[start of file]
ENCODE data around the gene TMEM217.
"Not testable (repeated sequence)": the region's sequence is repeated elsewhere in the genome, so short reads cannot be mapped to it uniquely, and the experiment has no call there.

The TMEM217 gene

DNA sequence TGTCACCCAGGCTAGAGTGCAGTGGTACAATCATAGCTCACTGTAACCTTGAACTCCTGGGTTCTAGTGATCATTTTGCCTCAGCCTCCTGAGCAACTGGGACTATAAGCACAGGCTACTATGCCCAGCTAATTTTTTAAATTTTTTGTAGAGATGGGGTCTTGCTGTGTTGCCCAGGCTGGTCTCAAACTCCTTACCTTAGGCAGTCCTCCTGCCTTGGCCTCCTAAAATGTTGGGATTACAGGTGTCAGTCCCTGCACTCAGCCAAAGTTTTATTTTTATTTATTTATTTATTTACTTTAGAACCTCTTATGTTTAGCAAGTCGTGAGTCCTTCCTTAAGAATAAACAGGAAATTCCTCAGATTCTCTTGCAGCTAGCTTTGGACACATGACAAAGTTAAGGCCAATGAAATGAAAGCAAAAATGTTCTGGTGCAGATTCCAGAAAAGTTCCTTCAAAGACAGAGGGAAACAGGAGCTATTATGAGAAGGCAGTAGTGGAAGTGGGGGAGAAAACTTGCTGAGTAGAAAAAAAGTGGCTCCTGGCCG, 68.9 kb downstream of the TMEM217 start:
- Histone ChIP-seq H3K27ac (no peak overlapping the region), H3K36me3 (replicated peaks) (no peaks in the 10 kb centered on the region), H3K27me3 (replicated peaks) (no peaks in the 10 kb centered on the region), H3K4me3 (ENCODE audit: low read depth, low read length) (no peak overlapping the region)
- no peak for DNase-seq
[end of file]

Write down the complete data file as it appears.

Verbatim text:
ENCODE data around the gene TMEM217.
"Not testable (repeated sequence)": the region's sequence is repeated elsewhere in the genome, so short reads cannot be mapped to it uniquely, and the experiment has no call there.

The TMEM217 gene

DNA sequence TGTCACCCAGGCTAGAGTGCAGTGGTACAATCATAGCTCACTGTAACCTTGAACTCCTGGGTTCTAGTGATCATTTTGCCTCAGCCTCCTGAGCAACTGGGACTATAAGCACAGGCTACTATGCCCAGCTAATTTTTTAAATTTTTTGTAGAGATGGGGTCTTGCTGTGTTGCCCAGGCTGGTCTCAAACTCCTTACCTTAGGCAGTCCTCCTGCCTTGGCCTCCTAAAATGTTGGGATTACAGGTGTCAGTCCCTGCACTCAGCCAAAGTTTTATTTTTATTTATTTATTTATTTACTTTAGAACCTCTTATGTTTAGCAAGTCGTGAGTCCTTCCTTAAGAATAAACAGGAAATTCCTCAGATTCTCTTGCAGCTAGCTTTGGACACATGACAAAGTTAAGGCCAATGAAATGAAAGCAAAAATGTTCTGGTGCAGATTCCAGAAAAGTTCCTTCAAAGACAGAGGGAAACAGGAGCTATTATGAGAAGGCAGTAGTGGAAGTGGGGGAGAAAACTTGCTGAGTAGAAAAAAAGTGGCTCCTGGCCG, 68.9 kb downstream of the TMEM217 start:
- Histone ChIP-seq H3K27ac (no peak overlapping the region), H3K36me3 (replicated peaks) (no peaks in the 10 kb centered on the region), H3K27me3 (replicated peaks) (no peaks in the 10 kb centered on the region), H3K4me3 (ENCODE audit: low read depth, low read length) (no peak overlapping the region)
- no peak for DNase-seq